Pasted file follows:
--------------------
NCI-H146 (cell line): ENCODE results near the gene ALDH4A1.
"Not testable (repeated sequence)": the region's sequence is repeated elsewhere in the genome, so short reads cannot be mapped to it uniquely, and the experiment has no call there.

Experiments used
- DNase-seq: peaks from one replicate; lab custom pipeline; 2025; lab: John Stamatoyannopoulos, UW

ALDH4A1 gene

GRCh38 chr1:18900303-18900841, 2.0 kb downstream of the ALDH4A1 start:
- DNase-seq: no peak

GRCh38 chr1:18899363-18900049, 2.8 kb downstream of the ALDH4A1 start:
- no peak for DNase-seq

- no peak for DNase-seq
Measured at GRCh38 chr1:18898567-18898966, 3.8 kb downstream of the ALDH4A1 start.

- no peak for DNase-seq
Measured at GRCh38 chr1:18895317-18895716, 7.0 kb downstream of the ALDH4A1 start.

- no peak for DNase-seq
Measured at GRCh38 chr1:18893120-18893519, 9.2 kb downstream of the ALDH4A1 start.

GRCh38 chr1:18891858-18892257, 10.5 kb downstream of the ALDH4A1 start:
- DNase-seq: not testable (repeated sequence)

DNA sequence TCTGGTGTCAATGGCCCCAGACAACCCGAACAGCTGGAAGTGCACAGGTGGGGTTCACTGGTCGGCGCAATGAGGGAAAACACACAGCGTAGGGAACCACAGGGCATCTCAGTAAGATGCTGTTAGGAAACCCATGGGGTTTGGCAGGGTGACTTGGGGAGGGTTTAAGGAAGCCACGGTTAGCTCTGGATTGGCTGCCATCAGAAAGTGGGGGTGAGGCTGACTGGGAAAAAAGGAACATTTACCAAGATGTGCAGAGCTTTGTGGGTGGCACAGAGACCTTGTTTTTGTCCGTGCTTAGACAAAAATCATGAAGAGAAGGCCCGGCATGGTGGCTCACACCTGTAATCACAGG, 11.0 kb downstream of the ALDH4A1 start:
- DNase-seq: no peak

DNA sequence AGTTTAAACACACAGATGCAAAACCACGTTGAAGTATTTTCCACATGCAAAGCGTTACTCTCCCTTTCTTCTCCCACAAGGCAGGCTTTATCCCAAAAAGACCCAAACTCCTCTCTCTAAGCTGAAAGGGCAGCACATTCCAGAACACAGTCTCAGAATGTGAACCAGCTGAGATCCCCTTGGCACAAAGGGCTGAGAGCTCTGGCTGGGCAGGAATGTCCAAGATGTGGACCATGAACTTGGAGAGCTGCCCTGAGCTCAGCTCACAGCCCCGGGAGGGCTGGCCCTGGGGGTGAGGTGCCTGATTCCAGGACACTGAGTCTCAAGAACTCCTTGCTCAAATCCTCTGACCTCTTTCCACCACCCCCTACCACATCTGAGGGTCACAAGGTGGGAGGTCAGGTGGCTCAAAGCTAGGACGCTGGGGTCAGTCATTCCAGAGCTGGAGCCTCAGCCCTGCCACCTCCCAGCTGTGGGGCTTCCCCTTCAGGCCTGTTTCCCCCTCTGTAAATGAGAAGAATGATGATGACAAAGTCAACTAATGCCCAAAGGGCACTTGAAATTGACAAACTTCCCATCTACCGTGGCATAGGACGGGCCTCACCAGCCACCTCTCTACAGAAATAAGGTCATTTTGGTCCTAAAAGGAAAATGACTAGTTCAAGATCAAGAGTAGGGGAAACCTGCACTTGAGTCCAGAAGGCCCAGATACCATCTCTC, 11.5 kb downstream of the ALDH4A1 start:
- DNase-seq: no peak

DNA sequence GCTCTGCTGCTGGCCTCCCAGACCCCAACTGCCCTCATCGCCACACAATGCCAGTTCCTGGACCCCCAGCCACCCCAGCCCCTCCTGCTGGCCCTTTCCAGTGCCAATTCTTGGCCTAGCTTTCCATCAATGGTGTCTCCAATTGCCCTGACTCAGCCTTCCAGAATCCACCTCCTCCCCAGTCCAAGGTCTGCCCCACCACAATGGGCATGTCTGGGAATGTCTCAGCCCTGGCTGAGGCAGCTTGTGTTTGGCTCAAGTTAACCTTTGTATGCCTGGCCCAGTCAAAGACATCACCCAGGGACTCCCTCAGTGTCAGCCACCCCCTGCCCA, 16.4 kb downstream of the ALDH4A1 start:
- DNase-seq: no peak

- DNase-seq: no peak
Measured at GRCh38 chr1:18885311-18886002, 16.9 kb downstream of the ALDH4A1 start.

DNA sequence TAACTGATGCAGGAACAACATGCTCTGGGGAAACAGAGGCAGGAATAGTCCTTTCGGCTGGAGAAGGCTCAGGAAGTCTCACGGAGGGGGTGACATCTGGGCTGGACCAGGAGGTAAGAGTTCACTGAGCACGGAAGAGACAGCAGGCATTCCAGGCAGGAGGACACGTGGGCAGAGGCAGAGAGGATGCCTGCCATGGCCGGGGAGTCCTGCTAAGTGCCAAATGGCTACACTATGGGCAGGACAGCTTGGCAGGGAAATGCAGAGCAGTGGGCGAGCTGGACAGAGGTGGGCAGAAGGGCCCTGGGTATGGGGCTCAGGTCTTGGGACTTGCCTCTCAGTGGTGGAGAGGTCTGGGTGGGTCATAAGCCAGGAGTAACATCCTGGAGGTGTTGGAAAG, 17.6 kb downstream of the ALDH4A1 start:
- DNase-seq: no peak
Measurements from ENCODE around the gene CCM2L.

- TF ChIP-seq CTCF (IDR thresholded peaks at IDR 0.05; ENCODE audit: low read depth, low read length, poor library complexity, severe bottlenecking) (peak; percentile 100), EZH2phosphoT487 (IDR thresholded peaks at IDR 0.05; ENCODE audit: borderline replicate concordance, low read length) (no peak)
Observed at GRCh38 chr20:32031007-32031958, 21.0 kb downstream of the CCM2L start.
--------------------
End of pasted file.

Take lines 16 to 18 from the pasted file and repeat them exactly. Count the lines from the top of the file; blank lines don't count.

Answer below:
GRCh38 chr1:18891858-18892257, 10.5 kb downstream of the ALDH4A1 start:
- DNase-seq: not testable (repeated sequence)

DNA sequence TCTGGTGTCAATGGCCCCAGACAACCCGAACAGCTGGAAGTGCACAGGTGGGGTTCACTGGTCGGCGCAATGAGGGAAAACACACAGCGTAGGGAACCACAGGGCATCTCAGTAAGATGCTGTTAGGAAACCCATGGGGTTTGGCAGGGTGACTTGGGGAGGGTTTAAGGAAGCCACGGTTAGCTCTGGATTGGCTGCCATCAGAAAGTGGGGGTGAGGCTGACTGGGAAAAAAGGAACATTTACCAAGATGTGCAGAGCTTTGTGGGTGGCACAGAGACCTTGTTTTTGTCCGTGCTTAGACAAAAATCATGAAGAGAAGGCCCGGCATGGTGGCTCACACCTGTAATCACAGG, 11.0 kb downstream of the ALDH4A1 start: